Night is Right: Transforming Hypertension Therapy With Bedtime Dosing

Joel Kahn
Joel Kahn
Nov 10 · 3 min read

How often can one clinical trial measuring important endpoints be 1) randomized and controlled 2) encompass large numbers evenly balance between two treatment arms 3) use state of the art monitoring technology 4) have no apparent financial conflict and 5) transform medical care immediately in millions of patients? Indeed, this is an unusual list to check off but it occurred in the last few weeks with the publication of the Hygia Chronotherapy Trial. This study has immediately transformed my preventive cardiology practice and might be relevant to your health too.

What Was the Question?

The Hygia Chronotherapy Trial was based on prior observations that some medications, including the commonly used ACE and ARB pathways inhibited by some of the most popular choices in practice (like lisinopril, ramipril, losartan and telmisartan) have peak activity at night and taking these medications at night may have more efficacy. Furthermore, prior studies using ambulatory blood pressure monitors ( or ABPM which is wearing a cuff on the arm for 24–48 hours with programmed measurements of blood pressure through the day and night) identified that a dip in blood pressure at night was the strongest predictor of benefitting from blood pressure medications. Therefore, the trial randomized patients on an existing blood pressure regimen of 1–3 medications to taking them all at night or all in the AM.

Who Were Tested and How?

The investigators used a network of primary care clinics in Spain and identified 19,084 participants. They were followed at least annually for just over 6 years. Annually they were seen and wore a 48 hour ABPM. The number of subjects who suffered a primary cardiovascular disease (CVD) event (cardiovascular death, heart attack, stroke, cardiac intervention like bypass surgery or stent, and congestive heart failure) were tabulated.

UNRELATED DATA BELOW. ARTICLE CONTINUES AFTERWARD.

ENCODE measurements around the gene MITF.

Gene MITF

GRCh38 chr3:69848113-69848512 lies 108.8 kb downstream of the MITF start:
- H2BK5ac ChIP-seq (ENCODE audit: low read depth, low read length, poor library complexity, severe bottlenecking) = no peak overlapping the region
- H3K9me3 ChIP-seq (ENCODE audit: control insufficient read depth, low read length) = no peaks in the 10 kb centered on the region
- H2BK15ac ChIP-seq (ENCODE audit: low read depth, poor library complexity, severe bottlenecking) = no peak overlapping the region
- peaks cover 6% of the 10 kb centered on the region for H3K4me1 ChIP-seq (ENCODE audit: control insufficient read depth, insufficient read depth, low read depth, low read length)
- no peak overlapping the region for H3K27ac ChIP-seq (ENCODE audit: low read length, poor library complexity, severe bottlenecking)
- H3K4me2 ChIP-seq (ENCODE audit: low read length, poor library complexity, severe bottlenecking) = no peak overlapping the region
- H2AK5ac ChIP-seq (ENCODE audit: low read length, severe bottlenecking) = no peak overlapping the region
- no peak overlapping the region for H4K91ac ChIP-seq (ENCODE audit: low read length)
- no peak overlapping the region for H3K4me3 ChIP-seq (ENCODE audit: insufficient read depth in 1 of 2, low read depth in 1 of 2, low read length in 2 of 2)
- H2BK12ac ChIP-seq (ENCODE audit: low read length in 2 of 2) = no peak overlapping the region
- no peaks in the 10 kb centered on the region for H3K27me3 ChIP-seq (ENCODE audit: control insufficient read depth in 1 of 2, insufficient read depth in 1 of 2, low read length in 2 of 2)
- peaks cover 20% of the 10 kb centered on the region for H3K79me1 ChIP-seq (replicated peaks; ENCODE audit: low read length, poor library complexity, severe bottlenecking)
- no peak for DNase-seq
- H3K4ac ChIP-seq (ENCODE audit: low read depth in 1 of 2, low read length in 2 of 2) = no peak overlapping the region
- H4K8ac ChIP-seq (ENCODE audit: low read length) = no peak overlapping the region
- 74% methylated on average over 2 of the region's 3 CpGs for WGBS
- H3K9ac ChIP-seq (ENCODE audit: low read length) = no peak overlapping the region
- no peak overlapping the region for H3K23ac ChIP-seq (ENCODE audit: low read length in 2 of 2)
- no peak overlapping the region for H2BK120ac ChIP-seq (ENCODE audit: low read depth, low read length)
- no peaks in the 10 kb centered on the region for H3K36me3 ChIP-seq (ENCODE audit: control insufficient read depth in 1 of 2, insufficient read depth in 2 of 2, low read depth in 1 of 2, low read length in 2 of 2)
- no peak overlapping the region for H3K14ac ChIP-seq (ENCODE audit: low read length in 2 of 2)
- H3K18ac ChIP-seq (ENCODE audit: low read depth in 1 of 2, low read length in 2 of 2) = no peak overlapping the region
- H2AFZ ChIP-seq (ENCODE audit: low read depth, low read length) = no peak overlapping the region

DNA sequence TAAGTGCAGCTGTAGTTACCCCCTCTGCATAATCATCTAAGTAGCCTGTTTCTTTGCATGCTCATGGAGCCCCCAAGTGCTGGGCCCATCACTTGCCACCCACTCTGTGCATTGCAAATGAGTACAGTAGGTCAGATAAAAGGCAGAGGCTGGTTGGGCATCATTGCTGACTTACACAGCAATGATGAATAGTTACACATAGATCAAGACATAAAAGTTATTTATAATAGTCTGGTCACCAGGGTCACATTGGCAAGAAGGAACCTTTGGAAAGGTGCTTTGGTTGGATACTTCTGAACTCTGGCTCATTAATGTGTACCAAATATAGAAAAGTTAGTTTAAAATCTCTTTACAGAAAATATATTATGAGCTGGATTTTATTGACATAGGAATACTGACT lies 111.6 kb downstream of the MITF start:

What Was Found?

As the investigators reported, During the 6.3-year median patient follow-up, 1752 participants experienced the primary outcome. Patients of the bedtime, compared with the upon-waking, treatment-time regimen showed significantly lower hazard ratio — adjusted for significant influential characteristics of age, sex, type 2 diabetes, chronic kidney disease, smoking, HDL cholesterol, asleep systolic blood pressure (BP) mean, sleep-time relative systolic BP decline, and previous CVD event. The primary CVD outcome was reduced overall by 45% and each of its single components were also reduced (CVD death lowered by 56%, heart attack 34% lower, coronary revascularization 40% lower, heart failure 42% lower, and stroke 49% lower).

Why Was There So Much Benefit to PM Medications?

Prior studies had shown that the blood pressure while asleep was the most accurate at predicting future CVD events. In the Hygia Trial, daytime blood pressure was similar in both groups but sleep BP was lower in those taking all their medications at night. In ways not completely understood, normalized sleep BP, called normal dipping, has a profound impact on the health of the endothelium lining the 50,000 miles of arteries in the body

What Are the Implications?

For the majority of patients taking BP medications, a discussion with their healthcare practitioner about switching all medications to night time use is imperative. Some patients are taking medication dose at twice a day frequencies and if they remain on their program, no change would occur. However, many of these, such as those taking losartan twice a day, could ask to switch to a long acting similar agent like telmisartan, and take it at night only. Some challenging BP patients are taking medications spaced out 2–3 times a day and it may be unwise to quickly abandon this dosing if it is achieving control fo the BP. Some patients are taking a diuretic (water pill) and may be hesitant to take it at night although this was done in the Hygia Trial and compliance was very high.

For most patients, the goal of BP therapy is not symptom relief but the hope that future CVD events will be avoided. Adopting bedtime dosing for most patients may translate to literally millions of events avoided and should be adopted rapidly.

Joel Kahn

Written by

Professor of Cardiology, Summa cum Laude grad, Kahn Center for Longevity and GreenSpace Cafe. @drjkahn. Author The Plant Based Solution NEW

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